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In Praise of GIMP 2.10

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I recently installed GIMP 2.10, the latest (stable) release of the free and open source image editor and am floored and overjoyed with how streamlined it feels compared to previous releases.

I’ve been a Photoshop user for over 15 years. When I was young my (incredible!) Mom bought me a copy of Photoshop 5.0, which I used until I got access to Photoshop CS2 in college, which I used until I got access to Photoshop CS6(/CC) during my brief marketing career. I used it for everything from photography to web design, and consider myself a power user. Among other things, I know a majority of the keyboard shortcuts by heart.

But now, as a very part-time mostly pro-bono web designer, I don’t have a Photoshop license except on a quite old PC that I basically never use. Sadly, I’ve stopped editing images mostly. In a pinch I’d use https://pixlr.com/editor/ and otherwise I’d use Google Photos.

This left me feeling a bit empty and feeling like I should get back into it. However, Photoshop now offers only a $200+ annual subscription, the economics of which don’t work out for pro-bono web services. Twice in the past, this has lead me to GIMP (The Free & Open Source Image Editor) but only until I gave up in frustration.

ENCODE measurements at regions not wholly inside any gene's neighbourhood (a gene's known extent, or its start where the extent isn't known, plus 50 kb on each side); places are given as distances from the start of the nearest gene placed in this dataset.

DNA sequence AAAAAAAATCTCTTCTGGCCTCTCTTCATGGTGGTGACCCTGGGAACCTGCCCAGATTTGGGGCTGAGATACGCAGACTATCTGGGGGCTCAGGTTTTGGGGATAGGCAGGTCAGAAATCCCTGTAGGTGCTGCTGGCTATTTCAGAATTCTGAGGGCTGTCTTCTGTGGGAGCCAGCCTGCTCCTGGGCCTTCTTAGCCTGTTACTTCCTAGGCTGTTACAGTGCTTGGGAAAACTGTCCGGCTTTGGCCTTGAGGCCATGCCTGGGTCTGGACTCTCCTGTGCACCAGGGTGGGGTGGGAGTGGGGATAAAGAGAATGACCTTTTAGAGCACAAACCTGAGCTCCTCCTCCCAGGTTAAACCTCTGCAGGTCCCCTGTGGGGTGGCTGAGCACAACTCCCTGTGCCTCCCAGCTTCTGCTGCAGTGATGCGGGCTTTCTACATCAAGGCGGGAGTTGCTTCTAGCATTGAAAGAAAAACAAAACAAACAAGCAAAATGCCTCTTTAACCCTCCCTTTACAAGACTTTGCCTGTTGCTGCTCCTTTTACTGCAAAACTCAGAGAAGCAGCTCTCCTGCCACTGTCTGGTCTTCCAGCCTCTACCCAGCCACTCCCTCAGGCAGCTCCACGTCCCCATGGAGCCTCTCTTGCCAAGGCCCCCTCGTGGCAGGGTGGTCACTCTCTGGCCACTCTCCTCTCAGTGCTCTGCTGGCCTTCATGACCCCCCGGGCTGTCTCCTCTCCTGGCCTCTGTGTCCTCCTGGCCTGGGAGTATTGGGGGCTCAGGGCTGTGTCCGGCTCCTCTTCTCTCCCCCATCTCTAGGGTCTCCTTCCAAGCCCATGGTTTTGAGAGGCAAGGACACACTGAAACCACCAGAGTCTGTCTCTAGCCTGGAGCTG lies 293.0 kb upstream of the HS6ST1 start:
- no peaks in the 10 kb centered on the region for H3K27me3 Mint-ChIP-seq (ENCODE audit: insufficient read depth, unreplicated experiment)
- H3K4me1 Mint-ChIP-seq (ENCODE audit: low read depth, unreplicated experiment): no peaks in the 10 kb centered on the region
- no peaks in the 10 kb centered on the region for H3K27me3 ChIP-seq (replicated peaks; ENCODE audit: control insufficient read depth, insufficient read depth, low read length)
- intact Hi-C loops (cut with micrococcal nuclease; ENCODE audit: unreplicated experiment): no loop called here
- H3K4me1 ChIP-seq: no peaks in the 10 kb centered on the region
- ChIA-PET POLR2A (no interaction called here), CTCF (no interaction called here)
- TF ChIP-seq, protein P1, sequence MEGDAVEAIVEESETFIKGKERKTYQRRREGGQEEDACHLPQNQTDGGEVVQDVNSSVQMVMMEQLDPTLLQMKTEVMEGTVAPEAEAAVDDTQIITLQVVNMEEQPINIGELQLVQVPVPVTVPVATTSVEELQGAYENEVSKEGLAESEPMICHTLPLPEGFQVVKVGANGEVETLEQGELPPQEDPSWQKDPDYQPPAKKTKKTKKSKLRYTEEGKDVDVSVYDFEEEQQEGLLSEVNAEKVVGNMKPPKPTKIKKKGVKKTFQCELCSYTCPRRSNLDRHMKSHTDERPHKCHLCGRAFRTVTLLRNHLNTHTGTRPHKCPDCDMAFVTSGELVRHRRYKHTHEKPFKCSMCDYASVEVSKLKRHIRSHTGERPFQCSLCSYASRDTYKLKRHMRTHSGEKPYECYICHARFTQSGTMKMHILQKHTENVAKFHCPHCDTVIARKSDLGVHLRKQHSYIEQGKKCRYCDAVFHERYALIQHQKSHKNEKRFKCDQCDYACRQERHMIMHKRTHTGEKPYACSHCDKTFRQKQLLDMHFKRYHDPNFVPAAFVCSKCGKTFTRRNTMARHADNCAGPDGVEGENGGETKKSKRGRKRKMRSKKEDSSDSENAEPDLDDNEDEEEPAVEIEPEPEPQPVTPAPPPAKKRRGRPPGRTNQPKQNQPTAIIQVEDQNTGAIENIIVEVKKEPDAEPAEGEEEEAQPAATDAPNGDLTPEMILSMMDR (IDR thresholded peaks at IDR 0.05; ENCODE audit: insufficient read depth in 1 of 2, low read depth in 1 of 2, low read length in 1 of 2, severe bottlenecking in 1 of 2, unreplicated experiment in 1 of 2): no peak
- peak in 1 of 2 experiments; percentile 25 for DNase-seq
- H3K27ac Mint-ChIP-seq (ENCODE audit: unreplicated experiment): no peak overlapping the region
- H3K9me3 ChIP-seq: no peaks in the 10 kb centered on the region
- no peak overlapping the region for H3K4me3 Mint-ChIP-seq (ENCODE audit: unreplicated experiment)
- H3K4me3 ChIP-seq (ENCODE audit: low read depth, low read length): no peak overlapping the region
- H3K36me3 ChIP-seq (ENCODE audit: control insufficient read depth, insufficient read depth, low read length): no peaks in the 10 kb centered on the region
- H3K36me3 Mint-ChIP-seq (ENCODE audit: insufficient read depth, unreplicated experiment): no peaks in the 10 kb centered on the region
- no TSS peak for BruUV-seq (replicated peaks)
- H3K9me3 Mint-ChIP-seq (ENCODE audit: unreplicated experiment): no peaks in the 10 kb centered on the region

It’s built by developers and the old versions felt that way. Even something easy like loading Photoshop shortcuts that someone else had done all the legwork of creating was tough (for me) because it required navigating deep into the folder structure and placing dot-files (which at the time I didn’t understand.) Even with shortcuts, and maybe a familiar Photoshop-inspired theme, the learning curve was just too tough for me and I gave up.

The GIMP 2.10 release notes include an impressive feature list, but as a user you can’t miss the new theme when you first open GIMP. As a Photoshop-native, it just feels so much more homey. Another thing you’ll quickly notice are the 80+ built-in filters, which also make photoshop users feel at home.

I’m still stubborn, so something I had to adjust rather than overcome including keyboard shortcuts (which I remapped to Photoshop equivalents) and selection & move tool behaviors (which I also adjust to Photoshop equivalents.)

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